The Alexander family announces Goldie’s passing, who died peacefully on August 3, 2020.

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21 HEALTH WARNINGS FOR PUBLISHED AND UNPUBLISHED AUTHORS

4 March, 2016 | By Goldie Alexander

cybertricks

 

These very clever hints come from Hazel Edward’s ‘AUTHORPRENEURSHIP” ,  an excellent introduction for new and published authors

  1. Never write too close to home, or family and friends may be upset, disown you or sue. However, if you don’t  care and you want to issue some payback, it gives you the last word.
  2.  Keep your author photo within 5 years of your real face and shape.
  3. Murphy’s Lore- the cost of  Bank exchange fees to convert from foreign sales may exceed your income from obscure currencies with lots of zeros.
  4. Readers often assume fiction is autobiography, especially the sexual parts. You may or may not want to disillusion them.
  5. Use different signatures for autograph and credit cards to avoid being  scammed.
  6. A ‘thesis’ does not a  novel make…
  7. Research thoroughly but  don’t include it in your novel. You will end up with a long and tedious bore. Make it seem as that world you are writing about is what your characters take for granted.
  8. Beware of pirates, of the on-line intellectual property kind, and of vanity publishers who are only after your money.
  9. ‘Prolific’ is a put-down so when you are asked for a bio, find other adjectives.
  10. Avoid using adverbs unless  quite necessary. Same goes for adjectives. Use verbs instead.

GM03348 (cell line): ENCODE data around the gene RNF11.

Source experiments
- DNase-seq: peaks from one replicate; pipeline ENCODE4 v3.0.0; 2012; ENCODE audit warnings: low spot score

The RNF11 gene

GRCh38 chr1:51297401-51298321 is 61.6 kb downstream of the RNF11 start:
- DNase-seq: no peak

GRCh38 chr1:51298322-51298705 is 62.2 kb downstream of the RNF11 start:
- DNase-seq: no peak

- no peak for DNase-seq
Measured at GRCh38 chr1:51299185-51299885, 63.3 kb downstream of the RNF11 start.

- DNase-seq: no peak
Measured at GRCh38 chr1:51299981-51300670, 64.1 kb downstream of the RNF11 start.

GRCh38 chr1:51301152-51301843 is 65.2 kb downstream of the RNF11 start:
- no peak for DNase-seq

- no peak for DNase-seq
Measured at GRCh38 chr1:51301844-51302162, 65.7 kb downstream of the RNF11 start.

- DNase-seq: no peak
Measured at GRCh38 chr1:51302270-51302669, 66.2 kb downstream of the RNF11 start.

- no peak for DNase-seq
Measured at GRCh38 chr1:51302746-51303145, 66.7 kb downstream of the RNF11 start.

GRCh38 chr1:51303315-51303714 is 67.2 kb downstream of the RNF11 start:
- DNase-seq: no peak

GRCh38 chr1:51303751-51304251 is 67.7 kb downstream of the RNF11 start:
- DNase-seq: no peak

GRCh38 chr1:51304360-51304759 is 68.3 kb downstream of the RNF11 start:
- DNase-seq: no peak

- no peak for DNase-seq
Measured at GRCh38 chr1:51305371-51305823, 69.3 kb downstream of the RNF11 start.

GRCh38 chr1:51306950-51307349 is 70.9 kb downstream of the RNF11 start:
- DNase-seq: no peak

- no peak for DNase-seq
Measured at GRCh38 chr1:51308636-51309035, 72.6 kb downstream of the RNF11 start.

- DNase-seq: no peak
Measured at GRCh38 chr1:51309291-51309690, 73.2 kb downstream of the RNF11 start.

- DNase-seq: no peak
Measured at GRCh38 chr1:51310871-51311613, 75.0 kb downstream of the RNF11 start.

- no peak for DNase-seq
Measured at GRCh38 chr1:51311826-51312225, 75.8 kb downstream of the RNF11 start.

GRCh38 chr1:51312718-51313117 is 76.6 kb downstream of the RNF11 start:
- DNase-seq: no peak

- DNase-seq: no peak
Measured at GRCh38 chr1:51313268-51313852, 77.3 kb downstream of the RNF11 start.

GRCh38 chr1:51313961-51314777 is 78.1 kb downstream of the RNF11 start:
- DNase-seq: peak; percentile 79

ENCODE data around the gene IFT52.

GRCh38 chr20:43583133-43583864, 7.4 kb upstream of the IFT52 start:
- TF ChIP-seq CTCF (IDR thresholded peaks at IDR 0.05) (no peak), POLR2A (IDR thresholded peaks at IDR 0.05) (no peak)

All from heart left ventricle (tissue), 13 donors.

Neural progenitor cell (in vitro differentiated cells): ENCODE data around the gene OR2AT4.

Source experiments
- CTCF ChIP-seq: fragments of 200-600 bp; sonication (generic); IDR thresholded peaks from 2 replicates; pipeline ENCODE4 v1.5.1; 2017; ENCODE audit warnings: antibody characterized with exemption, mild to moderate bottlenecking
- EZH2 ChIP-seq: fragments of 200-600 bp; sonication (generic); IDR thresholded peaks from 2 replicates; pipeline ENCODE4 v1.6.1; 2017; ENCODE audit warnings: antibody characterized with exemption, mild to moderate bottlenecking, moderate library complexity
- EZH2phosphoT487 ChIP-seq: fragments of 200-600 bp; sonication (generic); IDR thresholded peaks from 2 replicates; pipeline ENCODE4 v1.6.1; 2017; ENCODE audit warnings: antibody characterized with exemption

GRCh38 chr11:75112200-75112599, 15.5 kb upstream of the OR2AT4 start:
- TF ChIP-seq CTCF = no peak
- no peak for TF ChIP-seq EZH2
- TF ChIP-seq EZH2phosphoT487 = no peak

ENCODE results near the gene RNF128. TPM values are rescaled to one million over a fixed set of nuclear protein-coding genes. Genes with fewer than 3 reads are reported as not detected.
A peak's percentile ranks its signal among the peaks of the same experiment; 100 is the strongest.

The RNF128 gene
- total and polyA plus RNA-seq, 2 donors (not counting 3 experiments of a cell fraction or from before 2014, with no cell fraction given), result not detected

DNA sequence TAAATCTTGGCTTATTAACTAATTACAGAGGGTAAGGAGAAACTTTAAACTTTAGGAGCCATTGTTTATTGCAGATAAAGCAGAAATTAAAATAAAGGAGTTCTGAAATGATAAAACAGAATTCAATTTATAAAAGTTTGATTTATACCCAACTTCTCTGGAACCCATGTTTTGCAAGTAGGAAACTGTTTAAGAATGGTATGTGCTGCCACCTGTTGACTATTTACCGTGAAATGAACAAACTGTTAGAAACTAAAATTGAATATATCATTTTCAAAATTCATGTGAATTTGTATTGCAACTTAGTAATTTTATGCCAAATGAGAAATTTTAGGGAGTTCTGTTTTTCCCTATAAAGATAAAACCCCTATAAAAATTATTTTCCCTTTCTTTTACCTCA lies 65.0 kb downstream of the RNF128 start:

11. If you can find one word where two previously existed, use it.
  12. If you use a pseudonym, remember it.
  13. Show don’t tell, is still the golden rule.
  14. Back up! Your computer will crash on deadline and the technician will earn more in 15  minutes than your entire royalty period.
  15. Be wary of flattery! What  have you written? Anything I might have read? Are you famous? Or – I loved your book. I got it for 10 cents from the op-shop.
  16. I carry a card that lists some of my most recent books. It stops people in their tracks when they ask, ‘What book have you written?’
  17. When children ask how old  I am, I say ‘That, and a bit more.’
  18. When they ask ‘How much money do you make?” I say, ’Not enough.’
  19. When strangers ask if you will  read the picture story book they are thinking of writing because it will be short and therefore easy, advise them to take a creative writing course. Same goes for their memoir.
  20. When you are asked for free books or free speaking time, mention that you also have  to make a living.
  21. And in the same vein, when you are asked for too many favours from family and friends that takes  your writing time, remind them that this is work time for you.

Despite these warnings, the creative health of most authors is enriched by the imaginative satisfaction of their work. Retirement is rarely an option and however hard the going, never recommended.

 

 

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